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As you read these texts, consider how the Rabbis had the opportunity to explore Shmita and embrace its spiritual and moral values without also having to face the challenges it came with. How do you think this may have changed their relationship with this law? What do you think the intention of the Rabbis were, in teaching about Shmita, and keeping its memory alive, in a period when it was not being observed? And for those of us still living outside of Israel, how might these voices influence our own thinking about Shmita today?
From this perspective, the rise of curiosity around Shmita today seems quite timely. While Shmita is not a synonym of “sustainability” or “social justice,” many of the components of this ancient system can lead us in that direction. On the one hand, we know this tradition comes along with deep, unsettling challenges. On the other hand, it is the values inherent within these challenges that seem to hold the idealistic vision for a long-term, holistic, sustainable future.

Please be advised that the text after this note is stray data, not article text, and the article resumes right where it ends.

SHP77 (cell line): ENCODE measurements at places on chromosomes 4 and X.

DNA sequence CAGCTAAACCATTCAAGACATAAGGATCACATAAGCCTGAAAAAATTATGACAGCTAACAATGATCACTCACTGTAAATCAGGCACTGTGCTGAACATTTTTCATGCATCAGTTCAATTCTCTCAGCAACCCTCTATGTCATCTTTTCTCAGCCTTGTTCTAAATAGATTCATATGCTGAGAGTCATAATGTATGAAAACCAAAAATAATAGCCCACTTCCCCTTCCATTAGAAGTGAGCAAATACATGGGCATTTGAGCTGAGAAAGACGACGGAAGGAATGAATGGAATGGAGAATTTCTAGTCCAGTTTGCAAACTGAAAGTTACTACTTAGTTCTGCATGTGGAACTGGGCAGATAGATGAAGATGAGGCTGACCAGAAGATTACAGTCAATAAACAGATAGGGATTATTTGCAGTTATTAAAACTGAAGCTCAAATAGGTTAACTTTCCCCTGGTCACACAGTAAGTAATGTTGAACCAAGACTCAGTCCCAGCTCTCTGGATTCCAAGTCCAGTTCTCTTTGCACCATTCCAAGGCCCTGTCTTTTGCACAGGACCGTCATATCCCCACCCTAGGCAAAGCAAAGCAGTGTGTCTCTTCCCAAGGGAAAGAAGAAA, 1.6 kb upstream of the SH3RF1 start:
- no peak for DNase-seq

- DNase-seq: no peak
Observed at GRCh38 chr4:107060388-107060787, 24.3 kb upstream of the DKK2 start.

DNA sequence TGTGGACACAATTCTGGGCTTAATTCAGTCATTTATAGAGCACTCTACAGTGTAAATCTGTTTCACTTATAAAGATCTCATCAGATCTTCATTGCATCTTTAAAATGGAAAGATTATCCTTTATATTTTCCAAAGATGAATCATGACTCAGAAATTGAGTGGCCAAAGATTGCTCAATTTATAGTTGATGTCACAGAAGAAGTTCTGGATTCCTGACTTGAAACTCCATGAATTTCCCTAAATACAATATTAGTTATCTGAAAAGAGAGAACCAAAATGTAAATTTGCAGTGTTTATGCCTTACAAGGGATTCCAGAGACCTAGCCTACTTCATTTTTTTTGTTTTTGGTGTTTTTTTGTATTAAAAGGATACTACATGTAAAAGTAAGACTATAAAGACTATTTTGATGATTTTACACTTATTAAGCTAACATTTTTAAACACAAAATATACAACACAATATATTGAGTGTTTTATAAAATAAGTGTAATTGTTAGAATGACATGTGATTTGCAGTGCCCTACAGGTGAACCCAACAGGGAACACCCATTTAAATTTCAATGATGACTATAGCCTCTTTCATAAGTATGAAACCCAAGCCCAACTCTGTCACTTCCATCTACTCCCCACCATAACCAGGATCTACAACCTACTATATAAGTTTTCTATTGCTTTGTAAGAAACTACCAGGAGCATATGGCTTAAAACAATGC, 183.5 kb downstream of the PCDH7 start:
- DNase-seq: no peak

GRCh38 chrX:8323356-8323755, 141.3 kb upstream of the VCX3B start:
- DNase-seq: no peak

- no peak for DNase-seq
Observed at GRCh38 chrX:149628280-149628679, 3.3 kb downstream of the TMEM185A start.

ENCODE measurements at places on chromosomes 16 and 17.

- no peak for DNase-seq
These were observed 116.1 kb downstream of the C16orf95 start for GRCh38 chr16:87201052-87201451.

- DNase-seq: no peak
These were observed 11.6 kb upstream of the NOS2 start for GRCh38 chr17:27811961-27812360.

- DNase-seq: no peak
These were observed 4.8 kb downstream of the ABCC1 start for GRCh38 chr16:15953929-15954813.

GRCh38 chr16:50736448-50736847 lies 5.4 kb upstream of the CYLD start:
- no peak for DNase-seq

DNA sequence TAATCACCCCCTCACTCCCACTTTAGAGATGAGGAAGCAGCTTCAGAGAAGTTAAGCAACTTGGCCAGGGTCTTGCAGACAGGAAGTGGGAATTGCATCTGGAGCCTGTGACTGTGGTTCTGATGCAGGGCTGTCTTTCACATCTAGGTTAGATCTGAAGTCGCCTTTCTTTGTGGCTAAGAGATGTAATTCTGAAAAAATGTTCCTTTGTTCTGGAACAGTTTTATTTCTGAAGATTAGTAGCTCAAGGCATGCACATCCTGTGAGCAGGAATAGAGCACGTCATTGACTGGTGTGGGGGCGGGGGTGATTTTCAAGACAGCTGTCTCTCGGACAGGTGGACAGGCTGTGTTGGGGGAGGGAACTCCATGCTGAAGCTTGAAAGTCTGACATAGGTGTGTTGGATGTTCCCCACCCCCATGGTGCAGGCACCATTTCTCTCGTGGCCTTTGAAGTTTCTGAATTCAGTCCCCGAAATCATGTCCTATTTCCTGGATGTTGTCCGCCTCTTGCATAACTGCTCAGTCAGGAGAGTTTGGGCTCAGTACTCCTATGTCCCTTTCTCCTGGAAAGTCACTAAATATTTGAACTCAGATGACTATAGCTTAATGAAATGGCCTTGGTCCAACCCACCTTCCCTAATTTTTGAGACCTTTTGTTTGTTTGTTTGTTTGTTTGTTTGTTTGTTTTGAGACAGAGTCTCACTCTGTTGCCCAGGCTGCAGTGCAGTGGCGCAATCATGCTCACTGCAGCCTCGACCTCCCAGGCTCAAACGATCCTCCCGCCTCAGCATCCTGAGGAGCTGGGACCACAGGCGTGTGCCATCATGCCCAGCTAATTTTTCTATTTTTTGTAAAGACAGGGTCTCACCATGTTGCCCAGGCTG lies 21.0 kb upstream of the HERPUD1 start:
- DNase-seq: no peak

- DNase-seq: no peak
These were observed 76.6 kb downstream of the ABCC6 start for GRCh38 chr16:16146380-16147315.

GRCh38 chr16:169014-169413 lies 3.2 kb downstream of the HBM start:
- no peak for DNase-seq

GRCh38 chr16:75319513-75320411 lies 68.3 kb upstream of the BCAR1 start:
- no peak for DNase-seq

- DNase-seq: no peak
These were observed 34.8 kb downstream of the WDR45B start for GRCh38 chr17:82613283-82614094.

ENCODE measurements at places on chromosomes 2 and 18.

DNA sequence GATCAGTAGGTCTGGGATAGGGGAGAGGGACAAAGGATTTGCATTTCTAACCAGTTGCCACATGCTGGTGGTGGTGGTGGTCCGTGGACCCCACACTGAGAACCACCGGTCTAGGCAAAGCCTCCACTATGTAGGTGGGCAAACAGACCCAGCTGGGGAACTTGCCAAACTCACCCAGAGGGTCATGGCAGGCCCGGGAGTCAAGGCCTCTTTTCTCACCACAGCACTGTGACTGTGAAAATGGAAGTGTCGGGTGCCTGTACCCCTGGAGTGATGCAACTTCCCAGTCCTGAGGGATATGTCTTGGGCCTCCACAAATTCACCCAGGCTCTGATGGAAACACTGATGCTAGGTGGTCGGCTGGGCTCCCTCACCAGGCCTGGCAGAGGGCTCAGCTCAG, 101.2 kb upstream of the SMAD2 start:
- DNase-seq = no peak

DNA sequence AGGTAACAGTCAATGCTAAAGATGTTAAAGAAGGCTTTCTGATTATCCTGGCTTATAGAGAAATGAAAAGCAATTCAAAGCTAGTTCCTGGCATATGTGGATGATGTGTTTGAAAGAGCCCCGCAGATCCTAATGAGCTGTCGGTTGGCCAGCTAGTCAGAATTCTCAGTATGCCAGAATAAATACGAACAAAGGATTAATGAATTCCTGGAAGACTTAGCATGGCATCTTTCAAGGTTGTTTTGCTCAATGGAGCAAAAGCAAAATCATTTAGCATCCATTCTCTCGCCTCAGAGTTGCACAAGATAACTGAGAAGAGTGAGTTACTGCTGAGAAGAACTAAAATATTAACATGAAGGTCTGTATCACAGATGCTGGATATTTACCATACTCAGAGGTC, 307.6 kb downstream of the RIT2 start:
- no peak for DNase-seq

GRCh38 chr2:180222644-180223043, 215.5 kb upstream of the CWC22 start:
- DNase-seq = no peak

In this section, we have highlighted some of the agricultural and economic challenges that we face today, and paired each one with relevant Shmita principles. Far from seeking to reduce Shmita to a directive, we present these texts as a place to begin a conversation around making Shmita more relevant and accessible, in modern terms. Ideally, by looking at such societal patterns and challenges in this way, we can begin to creatively think about how to brink Shmita to life today. And not just for one year out of seven, but for all years of the Shmita Cycle.
This section has been adapted from educational resources created by 7Seeds.
And be sure to check out ‘Envisioning Sabbatical Culture: A Shmita Manifesto’ from 7Seeds, co-founder of the Shmita Project. Enjoy a narrative of awakening and reclamation; a blueprint for a more sacred, resilient, and holistic future. Included within is a collection of poetic essays and graphics inspired by the weaving together of Jewish Mythology & Permaculture Design.
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